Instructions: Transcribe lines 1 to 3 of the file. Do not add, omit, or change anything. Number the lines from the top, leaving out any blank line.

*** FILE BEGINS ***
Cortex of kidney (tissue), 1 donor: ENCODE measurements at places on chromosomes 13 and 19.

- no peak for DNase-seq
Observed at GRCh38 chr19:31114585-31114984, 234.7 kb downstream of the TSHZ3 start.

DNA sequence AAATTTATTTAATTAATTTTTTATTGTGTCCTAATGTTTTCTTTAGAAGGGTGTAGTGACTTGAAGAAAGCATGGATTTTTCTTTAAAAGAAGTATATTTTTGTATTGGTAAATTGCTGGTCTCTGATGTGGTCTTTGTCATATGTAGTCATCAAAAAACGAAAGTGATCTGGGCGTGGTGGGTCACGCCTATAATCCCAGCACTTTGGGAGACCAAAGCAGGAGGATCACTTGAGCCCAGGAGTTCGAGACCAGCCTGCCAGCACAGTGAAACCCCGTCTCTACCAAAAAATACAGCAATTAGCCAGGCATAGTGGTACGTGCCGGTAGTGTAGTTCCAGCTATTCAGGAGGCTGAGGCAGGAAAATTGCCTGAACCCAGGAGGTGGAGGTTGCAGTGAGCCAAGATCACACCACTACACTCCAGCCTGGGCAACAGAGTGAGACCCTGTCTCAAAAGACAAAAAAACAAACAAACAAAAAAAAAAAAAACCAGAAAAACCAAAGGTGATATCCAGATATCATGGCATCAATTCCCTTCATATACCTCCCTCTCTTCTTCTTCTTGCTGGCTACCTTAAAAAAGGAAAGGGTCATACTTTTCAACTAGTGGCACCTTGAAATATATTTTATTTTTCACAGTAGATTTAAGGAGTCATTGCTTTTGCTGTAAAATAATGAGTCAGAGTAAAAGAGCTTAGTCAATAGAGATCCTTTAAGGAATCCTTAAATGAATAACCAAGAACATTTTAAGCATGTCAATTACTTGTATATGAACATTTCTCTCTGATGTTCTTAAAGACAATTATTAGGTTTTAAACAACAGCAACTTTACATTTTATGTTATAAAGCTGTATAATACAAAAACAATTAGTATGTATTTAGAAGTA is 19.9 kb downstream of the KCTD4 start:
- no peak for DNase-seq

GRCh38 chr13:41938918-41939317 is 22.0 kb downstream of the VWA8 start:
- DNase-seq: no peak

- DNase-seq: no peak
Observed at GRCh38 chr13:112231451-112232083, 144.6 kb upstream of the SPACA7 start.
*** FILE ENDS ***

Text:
Cortex of kidney (tissue), 1 donor: ENCODE measurements at places on chromosomes 13 and 19.

- no peak for DNase-seq
Observed at GRCh38 chr19:31114585-31114984, 234.7 kb downstream of the TSHZ3 start.